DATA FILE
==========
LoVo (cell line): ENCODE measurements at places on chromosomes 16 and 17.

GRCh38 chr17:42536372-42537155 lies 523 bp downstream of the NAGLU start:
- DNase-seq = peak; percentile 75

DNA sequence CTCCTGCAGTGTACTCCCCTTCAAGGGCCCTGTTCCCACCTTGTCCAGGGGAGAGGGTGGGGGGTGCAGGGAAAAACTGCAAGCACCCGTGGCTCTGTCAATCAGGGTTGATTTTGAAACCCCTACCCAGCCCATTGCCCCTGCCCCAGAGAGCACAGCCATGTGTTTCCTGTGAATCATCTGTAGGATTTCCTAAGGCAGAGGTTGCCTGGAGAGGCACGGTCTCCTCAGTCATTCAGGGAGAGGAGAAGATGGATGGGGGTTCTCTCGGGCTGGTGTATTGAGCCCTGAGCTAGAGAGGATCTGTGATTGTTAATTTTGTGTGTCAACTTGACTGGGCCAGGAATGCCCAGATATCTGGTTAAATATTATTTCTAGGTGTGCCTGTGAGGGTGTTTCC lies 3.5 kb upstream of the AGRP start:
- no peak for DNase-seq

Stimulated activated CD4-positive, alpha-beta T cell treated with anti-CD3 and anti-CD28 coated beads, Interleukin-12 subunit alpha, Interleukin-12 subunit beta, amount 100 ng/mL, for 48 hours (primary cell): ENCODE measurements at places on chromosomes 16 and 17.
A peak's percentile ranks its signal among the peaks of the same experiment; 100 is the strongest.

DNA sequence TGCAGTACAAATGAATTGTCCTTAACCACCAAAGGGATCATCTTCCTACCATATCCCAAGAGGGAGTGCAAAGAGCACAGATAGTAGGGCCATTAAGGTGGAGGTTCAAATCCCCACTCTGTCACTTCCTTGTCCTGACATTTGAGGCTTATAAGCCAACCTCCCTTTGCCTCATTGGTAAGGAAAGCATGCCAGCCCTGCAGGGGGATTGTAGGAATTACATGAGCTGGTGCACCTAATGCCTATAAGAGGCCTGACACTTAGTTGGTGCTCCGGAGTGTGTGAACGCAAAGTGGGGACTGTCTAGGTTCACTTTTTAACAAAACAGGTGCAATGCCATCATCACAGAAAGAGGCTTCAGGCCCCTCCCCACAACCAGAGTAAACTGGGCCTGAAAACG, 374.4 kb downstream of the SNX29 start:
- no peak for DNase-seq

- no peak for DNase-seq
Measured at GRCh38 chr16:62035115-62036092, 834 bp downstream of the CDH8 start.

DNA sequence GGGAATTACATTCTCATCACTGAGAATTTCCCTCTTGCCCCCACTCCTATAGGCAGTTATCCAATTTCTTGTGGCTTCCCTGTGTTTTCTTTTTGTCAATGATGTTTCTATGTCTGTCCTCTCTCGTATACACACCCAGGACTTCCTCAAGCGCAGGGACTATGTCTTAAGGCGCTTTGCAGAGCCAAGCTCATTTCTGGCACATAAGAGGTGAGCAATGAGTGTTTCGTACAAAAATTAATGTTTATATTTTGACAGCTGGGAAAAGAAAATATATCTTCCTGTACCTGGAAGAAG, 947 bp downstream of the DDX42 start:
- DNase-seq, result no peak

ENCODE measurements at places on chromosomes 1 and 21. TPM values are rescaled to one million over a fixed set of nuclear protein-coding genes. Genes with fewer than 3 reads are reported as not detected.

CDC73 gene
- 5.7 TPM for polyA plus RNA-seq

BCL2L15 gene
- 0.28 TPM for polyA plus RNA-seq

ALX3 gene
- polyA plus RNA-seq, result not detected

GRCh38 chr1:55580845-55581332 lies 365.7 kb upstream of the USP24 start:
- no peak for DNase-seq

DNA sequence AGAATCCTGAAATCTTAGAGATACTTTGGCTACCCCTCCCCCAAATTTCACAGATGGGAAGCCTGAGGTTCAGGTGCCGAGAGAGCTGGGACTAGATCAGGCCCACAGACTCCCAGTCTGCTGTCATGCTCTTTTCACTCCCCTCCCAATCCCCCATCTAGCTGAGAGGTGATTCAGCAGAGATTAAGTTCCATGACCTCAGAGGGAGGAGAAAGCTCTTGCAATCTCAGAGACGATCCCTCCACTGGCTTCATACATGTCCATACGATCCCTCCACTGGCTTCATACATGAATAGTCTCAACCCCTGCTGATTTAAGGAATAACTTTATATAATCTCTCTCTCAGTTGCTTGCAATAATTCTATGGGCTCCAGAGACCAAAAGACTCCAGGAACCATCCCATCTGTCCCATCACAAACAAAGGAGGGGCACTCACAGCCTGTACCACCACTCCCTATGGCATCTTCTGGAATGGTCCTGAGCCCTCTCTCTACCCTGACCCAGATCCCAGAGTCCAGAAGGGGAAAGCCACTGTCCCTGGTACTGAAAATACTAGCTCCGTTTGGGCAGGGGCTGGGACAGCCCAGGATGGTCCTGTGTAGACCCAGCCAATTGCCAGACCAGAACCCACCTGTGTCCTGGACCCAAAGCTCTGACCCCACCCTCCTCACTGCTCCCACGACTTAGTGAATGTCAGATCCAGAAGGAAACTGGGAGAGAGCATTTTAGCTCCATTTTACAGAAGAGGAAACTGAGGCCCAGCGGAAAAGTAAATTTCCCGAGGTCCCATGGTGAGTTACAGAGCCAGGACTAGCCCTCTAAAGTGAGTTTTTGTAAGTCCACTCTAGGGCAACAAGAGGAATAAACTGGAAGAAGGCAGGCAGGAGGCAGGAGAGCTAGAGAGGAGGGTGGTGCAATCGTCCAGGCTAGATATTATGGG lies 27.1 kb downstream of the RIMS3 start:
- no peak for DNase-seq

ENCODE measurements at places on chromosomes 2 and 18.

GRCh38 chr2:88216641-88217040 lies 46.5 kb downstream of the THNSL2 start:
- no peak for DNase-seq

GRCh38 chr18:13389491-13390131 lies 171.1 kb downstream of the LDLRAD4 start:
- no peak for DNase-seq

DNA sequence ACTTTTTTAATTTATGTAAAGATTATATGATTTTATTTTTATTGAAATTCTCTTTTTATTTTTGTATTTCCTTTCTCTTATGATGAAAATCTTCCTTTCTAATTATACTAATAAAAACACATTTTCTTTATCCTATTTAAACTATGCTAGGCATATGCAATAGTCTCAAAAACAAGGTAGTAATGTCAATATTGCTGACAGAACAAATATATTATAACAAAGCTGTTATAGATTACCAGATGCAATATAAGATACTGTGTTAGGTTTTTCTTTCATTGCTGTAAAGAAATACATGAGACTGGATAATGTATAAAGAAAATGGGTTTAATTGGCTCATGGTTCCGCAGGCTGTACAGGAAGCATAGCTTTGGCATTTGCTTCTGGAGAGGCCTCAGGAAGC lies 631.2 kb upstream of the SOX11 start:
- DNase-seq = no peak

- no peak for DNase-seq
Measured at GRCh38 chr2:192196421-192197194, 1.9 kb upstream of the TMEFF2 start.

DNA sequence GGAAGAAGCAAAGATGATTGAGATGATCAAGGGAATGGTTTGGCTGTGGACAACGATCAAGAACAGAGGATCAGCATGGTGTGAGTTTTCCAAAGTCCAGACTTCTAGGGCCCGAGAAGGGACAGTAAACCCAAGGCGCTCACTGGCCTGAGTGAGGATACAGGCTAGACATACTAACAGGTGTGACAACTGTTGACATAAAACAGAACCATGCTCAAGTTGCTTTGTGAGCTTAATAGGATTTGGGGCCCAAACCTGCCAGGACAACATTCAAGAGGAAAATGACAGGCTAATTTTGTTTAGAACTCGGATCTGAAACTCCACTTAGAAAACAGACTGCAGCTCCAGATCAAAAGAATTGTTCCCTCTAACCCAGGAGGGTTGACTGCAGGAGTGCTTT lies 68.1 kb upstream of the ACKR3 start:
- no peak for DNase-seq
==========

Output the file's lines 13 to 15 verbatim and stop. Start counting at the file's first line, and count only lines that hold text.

- DNase-seq, result no peak

ENCODE measurements at places on chromosomes 1 and 21. TPM values are rescaled to one million over a fixed set of nuclear protein-coding genes. Genes with fewer than 3 reads are reported as not detected.

CDC73 gene